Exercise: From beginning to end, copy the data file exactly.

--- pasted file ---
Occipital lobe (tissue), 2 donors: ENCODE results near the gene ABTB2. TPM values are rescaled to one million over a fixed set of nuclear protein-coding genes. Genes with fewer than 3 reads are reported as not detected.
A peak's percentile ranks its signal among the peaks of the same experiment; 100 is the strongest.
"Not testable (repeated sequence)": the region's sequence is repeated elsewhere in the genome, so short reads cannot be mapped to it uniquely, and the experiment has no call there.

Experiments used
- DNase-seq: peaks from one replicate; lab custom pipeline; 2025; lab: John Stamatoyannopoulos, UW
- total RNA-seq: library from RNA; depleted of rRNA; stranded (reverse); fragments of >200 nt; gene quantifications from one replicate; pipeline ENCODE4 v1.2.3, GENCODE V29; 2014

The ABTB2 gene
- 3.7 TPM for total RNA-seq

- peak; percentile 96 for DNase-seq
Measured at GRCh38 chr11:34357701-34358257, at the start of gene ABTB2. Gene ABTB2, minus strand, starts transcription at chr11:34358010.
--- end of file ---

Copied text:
Occipital lobe (tissue), 2 donors: ENCODE results near the gene ABTB2. TPM values are rescaled to one million over a fixed set of nuclear protein-coding genes. Genes with fewer than 3 reads are reported as not detected.
A peak's percentile ranks its signal among the peaks of the same experiment; 100 is the strongest.
"Not testable (repeated sequence)": the region's sequence is repeated elsewhere in the genome, so short reads cannot be mapped to it uniquely, and the experiment has no call there.

Experiments used
- DNase-seq: peaks from one replicate; lab custom pipeline; 2025; lab: John Stamatoyannopoulos, UW
- total RNA-seq: library from RNA; depleted of rRNA; stranded (reverse); fragments of >200 nt; gene quantifications from one replicate; pipeline ENCODE4 v1.2.3, GENCODE V29; 2014

The ABTB2 gene
- 3.7 TPM for total RNA-seq

- peak; percentile 96 for DNase-seq
Measured at GRCh38 chr11:34357701-34358257, at the start of gene ABTB2. Gene ABTB2, minus strand, starts transcription at chr11:34358010.